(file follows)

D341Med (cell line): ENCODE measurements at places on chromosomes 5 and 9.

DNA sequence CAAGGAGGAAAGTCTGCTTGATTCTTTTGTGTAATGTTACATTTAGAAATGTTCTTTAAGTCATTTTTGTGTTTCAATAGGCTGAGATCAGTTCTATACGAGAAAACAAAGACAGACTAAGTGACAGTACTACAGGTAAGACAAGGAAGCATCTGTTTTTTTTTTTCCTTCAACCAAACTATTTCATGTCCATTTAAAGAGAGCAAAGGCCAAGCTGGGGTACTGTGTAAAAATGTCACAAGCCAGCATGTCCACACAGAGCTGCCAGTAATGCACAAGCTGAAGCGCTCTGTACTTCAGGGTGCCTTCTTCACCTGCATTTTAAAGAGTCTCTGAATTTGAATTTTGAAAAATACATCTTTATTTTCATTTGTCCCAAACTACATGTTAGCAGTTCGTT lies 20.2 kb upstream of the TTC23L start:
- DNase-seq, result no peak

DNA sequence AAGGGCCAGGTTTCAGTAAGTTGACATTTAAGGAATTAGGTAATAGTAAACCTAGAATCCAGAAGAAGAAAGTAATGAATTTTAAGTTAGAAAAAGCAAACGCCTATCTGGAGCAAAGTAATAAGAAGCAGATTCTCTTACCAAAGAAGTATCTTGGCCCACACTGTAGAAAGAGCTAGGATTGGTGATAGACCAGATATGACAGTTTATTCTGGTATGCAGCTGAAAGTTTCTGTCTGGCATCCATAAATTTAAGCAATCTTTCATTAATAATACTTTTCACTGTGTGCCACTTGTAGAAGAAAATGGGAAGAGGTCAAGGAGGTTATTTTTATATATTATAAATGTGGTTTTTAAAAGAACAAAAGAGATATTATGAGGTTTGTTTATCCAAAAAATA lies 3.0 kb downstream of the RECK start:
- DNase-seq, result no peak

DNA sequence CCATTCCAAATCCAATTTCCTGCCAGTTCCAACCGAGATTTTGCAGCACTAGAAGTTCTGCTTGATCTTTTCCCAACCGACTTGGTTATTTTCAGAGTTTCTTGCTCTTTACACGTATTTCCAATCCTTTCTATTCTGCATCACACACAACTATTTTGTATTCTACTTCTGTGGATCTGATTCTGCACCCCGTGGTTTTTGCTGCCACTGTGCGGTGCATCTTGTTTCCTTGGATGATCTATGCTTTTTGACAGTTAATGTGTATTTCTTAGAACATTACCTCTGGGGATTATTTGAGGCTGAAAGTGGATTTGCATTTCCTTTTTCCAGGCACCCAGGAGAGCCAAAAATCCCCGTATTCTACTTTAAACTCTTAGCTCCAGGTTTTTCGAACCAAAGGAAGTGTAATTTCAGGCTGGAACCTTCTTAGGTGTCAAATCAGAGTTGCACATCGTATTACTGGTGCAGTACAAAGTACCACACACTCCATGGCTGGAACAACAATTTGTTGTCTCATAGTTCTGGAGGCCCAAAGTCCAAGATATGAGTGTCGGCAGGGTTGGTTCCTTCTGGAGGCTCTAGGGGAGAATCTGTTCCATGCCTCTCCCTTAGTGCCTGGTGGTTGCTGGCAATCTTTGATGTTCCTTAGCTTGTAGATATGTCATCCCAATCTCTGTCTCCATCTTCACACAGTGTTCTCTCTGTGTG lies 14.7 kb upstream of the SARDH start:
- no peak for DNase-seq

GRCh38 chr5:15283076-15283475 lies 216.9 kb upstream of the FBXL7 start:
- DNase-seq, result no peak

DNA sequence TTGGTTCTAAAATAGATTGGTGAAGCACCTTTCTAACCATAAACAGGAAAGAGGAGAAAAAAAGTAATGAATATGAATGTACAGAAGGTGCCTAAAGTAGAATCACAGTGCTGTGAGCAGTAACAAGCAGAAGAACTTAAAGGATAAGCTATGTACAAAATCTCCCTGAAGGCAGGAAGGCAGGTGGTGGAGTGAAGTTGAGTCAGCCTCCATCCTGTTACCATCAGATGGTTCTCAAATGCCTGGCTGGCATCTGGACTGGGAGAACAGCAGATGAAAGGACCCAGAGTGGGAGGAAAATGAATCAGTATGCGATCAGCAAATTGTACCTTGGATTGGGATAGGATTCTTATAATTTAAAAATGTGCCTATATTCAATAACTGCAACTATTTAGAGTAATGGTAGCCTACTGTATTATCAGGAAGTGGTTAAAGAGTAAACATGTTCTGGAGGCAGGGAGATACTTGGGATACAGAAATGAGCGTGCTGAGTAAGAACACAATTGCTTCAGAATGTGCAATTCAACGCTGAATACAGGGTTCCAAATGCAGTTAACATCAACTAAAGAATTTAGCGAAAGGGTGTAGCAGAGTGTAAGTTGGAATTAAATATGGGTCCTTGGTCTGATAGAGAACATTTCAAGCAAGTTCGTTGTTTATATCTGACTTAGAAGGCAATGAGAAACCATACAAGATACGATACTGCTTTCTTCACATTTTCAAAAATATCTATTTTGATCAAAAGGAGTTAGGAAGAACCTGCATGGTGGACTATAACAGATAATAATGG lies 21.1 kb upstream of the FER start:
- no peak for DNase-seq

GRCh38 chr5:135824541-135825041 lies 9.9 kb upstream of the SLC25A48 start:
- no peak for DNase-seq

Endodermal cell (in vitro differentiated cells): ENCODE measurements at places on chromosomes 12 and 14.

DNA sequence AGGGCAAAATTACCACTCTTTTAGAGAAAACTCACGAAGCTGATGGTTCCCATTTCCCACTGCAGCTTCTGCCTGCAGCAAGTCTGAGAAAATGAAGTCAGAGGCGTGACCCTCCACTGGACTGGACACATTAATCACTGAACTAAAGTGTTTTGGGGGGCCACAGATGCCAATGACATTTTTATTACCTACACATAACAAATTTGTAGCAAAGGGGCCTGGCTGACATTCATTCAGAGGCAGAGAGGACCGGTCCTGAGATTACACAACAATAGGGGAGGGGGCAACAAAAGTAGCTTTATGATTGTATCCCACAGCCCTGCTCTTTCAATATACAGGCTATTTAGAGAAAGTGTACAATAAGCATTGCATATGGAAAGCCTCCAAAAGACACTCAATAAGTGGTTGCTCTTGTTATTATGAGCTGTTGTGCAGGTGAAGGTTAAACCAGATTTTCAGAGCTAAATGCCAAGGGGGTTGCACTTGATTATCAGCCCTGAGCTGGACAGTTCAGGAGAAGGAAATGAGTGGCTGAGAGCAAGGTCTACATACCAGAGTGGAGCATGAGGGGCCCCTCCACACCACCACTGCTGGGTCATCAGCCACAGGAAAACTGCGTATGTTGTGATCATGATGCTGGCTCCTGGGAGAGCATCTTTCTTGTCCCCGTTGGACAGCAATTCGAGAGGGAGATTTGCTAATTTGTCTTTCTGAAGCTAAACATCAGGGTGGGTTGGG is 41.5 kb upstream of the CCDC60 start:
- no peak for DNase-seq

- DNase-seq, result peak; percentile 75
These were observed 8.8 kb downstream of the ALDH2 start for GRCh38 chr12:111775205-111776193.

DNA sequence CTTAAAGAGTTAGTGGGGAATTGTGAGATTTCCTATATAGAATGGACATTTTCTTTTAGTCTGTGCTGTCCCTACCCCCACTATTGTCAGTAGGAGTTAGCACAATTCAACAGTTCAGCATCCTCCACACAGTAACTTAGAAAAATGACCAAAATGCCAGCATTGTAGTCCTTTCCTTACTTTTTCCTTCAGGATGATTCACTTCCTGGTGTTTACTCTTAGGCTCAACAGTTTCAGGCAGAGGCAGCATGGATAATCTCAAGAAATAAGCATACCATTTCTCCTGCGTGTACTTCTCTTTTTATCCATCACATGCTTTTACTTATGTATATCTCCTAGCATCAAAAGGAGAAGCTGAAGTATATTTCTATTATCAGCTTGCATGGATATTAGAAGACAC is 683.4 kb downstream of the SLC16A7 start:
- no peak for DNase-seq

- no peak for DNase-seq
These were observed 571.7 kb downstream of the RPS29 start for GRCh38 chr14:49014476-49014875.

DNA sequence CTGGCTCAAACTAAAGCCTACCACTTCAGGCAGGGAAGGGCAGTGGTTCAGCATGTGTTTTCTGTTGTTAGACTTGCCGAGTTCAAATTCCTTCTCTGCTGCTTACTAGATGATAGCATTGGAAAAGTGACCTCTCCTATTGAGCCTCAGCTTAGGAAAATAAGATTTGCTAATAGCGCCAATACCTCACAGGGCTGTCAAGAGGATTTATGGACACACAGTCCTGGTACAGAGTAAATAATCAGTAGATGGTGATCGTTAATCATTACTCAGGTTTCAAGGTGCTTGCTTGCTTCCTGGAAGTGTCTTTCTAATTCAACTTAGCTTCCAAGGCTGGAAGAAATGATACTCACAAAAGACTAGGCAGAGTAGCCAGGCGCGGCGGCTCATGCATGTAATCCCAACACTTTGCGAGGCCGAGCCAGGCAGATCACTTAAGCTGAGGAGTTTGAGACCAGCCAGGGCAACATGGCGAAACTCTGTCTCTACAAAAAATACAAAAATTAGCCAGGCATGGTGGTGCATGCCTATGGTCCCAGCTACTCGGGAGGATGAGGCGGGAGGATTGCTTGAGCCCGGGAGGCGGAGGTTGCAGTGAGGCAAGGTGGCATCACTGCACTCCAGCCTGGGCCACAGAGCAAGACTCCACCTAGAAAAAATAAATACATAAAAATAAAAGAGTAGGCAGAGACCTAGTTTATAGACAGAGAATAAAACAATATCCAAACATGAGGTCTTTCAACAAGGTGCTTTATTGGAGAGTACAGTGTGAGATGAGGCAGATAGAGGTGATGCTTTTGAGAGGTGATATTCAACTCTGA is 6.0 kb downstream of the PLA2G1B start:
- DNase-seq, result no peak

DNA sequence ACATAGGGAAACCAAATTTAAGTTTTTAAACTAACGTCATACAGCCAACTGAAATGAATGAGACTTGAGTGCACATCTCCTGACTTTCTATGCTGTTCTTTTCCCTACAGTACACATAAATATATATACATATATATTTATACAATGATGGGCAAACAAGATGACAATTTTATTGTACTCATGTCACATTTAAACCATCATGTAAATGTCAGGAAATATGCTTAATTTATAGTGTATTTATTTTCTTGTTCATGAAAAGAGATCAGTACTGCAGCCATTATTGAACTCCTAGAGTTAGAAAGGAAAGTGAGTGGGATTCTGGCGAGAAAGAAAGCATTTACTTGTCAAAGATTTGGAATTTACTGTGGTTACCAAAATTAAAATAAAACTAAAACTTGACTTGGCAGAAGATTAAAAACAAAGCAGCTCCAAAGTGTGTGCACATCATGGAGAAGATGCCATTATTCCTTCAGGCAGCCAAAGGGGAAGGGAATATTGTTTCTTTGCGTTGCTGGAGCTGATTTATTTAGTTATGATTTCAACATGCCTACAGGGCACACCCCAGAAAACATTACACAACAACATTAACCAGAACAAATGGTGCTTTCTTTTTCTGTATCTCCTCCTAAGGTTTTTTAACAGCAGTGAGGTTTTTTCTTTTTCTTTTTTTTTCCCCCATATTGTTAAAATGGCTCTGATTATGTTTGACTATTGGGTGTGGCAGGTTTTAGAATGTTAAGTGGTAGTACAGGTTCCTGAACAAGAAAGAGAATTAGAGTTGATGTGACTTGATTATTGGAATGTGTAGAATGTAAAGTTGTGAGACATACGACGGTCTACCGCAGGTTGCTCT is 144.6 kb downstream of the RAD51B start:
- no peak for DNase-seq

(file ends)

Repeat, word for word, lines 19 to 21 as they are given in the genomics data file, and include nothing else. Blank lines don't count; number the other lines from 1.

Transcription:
DNA sequence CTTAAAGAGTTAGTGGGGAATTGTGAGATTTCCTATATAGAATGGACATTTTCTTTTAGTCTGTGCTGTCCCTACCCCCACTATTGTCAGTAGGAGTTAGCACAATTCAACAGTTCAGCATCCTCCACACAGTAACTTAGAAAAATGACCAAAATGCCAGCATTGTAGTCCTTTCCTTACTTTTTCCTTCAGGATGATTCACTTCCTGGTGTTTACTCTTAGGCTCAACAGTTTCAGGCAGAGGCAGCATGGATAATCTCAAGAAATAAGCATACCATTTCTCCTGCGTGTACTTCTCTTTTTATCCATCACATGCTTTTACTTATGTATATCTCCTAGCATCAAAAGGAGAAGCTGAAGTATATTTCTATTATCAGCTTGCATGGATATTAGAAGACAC is 683.4 kb downstream of the SLC16A7 start:
- no peak for DNase-seq

- no peak for DNase-seq